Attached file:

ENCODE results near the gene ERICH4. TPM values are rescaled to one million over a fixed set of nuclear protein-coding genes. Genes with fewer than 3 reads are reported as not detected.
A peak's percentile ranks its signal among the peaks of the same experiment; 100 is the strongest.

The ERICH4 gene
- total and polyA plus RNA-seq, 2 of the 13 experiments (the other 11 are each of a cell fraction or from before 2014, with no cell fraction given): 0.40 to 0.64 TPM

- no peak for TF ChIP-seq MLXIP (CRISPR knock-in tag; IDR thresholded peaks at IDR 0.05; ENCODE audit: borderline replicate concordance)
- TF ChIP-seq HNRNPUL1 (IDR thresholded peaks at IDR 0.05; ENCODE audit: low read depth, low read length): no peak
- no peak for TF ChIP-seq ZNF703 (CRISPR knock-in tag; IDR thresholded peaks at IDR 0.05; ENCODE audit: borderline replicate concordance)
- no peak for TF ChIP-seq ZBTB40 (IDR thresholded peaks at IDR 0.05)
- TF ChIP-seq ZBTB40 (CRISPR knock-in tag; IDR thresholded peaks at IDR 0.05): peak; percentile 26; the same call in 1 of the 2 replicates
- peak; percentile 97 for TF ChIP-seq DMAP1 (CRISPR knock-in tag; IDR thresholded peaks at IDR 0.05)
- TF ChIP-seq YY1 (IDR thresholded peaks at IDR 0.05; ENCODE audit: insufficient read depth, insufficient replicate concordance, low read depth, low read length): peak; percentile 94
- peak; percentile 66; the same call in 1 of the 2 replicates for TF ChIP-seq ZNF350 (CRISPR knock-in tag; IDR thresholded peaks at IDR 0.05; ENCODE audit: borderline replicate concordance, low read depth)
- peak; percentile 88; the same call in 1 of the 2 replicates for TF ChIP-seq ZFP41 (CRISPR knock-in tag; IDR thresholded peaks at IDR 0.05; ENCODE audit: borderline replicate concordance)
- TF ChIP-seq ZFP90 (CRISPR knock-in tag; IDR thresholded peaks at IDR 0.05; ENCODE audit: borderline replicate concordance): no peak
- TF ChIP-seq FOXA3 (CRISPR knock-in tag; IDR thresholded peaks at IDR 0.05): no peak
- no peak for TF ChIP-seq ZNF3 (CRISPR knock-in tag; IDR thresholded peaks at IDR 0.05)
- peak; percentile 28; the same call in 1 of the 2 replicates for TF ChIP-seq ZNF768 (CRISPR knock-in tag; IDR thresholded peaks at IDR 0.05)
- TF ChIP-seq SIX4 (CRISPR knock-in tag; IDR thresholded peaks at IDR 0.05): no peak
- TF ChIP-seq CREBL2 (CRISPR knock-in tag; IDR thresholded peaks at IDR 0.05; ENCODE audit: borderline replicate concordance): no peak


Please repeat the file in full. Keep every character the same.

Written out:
ENCODE results near the gene ERICH4. TPM values are rescaled to one million over a fixed set of nuclear protein-coding genes. Genes with fewer than 3 reads are reported as not detected.
A peak's percentile ranks its signal among the peaks of the same experiment; 100 is the strongest.

The ERICH4 gene
- total and polyA plus RNA-seq, 2 of the 13 experiments (the other 11 are each of a cell fraction or from before 2014, with no cell fraction given): 0.40 to 0.64 TPM

- no peak for TF ChIP-seq MLXIP (CRISPR knock-in tag; IDR thresholded peaks at IDR 0.05; ENCODE audit: borderline replicate concordance)
- TF ChIP-seq HNRNPUL1 (IDR thresholded peaks at IDR 0.05; ENCODE audit: low read depth, low read length): no peak
- no peak for TF ChIP-seq ZNF703 (CRISPR knock-in tag; IDR thresholded peaks at IDR 0.05; ENCODE audit: borderline replicate concordance)
- no peak for TF ChIP-seq ZBTB40 (IDR thresholded peaks at IDR 0.05)
- TF ChIP-seq ZBTB40 (CRISPR knock-in tag; IDR thresholded peaks at IDR 0.05): peak; percentile 26; the same call in 1 of the 2 replicates
- peak; percentile 97 for TF ChIP-seq DMAP1 (CRISPR knock-in tag; IDR thresholded peaks at IDR 0.05)
- TF ChIP-seq YY1 (IDR thresholded peaks at IDR 0.05; ENCODE audit: insufficient read depth, insufficient replicate concordance, low read depth, low read length): peak; percentile 94
- peak; percentile 66; the same call in 1 of the 2 replicates for TF ChIP-seq ZNF350 (CRISPR knock-in tag; IDR thresholded peaks at IDR 0.05; ENCODE audit: borderline replicate concordance, low read depth)
- peak; percentile 88; the same call in 1 of the 2 replicates for TF ChIP-seq ZFP41 (CRISPR knock-in tag; IDR thresholded peaks at IDR 0.05; ENCODE audit: borderline replicate concordance)
- TF ChIP-seq ZFP90 (CRISPR knock-in tag; IDR thresholded peaks at IDR 0.05; ENCODE audit: borderline replicate concordance): no peak
- TF ChIP-seq FOXA3 (CRISPR knock-in tag; IDR thresholded peaks at IDR 0.05): no peak
- no peak for TF ChIP-seq ZNF3 (CRISPR knock-in tag; IDR thresholded peaks at IDR 0.05)
- peak; percentile 28; the same call in 1 of the 2 replicates for TF ChIP-seq ZNF768 (CRISPR knock-in tag; IDR thresholded peaks at IDR 0.05)
- TF ChIP-seq SIX4 (CRISPR knock-in tag; IDR thresholded peaks at IDR 0.05): no peak
- TF ChIP-seq CREBL2 (CRISPR knock-in tag; IDR thresholded peaks at IDR 0.05; ENCODE audit: borderline replicate concordance): no peak